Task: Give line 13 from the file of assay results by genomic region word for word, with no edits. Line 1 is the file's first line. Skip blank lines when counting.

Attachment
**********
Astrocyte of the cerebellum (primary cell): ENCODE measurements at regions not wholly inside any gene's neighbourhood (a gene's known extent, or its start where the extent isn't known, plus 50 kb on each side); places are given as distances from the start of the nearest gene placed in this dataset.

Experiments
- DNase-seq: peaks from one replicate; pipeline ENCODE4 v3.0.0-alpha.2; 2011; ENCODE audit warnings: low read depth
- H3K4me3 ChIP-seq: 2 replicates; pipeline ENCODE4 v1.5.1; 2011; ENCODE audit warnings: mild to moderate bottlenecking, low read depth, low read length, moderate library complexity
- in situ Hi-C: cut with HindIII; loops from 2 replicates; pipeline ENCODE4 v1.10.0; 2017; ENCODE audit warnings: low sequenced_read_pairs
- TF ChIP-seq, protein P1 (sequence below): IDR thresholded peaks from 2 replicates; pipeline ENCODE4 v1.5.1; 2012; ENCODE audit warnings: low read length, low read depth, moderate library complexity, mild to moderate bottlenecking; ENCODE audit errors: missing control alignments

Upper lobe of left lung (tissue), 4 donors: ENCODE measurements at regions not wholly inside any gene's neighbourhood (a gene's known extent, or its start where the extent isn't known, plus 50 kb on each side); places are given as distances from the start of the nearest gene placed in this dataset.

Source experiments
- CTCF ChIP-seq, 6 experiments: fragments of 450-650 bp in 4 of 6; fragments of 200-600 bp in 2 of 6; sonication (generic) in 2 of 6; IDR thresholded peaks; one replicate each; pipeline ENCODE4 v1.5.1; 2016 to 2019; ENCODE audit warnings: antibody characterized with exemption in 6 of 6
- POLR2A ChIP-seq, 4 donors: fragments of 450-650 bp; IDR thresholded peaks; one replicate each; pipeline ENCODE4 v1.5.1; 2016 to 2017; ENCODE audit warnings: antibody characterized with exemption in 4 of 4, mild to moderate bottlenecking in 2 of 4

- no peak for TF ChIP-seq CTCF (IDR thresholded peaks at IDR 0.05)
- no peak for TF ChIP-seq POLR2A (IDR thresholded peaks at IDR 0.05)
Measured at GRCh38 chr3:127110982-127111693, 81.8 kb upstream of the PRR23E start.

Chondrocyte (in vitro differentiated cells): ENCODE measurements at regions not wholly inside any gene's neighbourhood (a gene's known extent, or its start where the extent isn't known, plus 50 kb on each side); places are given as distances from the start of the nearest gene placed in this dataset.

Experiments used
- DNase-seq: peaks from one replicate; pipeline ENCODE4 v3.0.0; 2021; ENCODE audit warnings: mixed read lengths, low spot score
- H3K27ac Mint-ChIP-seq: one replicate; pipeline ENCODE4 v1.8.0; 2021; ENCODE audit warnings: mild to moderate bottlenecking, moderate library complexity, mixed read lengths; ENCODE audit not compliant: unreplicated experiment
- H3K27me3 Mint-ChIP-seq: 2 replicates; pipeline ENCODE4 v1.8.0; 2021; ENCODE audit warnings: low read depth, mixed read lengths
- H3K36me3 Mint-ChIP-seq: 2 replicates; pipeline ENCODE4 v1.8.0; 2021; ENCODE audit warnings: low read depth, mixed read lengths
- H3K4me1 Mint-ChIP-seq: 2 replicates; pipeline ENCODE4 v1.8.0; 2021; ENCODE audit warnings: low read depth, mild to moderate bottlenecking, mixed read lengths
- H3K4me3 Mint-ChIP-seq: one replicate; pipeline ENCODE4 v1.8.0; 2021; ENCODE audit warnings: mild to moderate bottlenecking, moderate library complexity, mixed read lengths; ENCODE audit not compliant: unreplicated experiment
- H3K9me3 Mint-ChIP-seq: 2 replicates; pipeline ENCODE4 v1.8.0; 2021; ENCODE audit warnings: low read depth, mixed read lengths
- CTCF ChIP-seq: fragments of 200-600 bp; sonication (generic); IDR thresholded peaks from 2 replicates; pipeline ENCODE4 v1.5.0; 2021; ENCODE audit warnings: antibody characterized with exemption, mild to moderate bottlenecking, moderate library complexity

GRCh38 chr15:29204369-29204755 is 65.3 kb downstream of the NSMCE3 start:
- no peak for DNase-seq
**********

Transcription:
Measured at GRCh38 chr3:127110982-127111693, 81.8 kb upstream of the PRR23E start.